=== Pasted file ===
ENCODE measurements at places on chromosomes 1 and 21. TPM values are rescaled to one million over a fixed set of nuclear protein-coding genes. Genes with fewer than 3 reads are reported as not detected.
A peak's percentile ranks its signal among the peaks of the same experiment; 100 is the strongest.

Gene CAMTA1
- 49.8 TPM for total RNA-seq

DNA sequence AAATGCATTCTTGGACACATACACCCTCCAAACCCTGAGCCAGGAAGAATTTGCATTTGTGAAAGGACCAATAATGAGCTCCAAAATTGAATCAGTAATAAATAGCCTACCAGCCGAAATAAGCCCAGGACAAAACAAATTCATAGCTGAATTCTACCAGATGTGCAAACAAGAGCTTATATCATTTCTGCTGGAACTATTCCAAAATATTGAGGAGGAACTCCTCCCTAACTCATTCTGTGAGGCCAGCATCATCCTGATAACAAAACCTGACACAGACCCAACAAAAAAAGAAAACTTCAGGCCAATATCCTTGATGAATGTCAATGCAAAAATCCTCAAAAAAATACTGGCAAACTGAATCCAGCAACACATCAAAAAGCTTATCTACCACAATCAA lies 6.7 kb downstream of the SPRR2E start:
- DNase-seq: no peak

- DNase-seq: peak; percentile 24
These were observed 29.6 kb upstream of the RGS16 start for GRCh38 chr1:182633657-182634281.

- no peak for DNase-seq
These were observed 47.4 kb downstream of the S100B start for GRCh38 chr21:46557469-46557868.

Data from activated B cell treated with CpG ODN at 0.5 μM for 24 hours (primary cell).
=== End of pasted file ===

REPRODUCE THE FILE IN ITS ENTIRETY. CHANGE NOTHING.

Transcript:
ENCODE measurements at places on chromosomes 1 and 21. TPM values are rescaled to one million over a fixed set of nuclear protein-coding genes. Genes with fewer than 3 reads are reported as not detected.
A peak's percentile ranks its signal among the peaks of the same experiment; 100 is the strongest.

Gene CAMTA1
- 49.8 TPM for total RNA-seq

DNA sequence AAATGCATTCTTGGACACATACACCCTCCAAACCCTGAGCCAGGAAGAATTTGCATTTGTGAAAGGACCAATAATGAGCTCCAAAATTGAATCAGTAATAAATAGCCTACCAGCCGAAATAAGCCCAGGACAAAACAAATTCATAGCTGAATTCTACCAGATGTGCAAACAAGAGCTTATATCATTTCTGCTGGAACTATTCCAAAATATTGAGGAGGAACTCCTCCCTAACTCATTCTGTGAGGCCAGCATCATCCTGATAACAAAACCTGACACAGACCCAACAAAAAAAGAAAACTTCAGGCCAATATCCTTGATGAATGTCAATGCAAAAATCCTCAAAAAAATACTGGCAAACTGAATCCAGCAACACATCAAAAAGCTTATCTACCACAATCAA lies 6.7 kb downstream of the SPRR2E start:
- DNase-seq: no peak

- DNase-seq: peak; percentile 24
These were observed 29.6 kb upstream of the RGS16 start for GRCh38 chr1:182633657-182634281.

- no peak for DNase-seq
These were observed 47.4 kb downstream of the S100B start for GRCh38 chr21:46557469-46557868.

Data from activated B cell treated with CpG ODN at 0.5 μM for 24 hours (primary cell).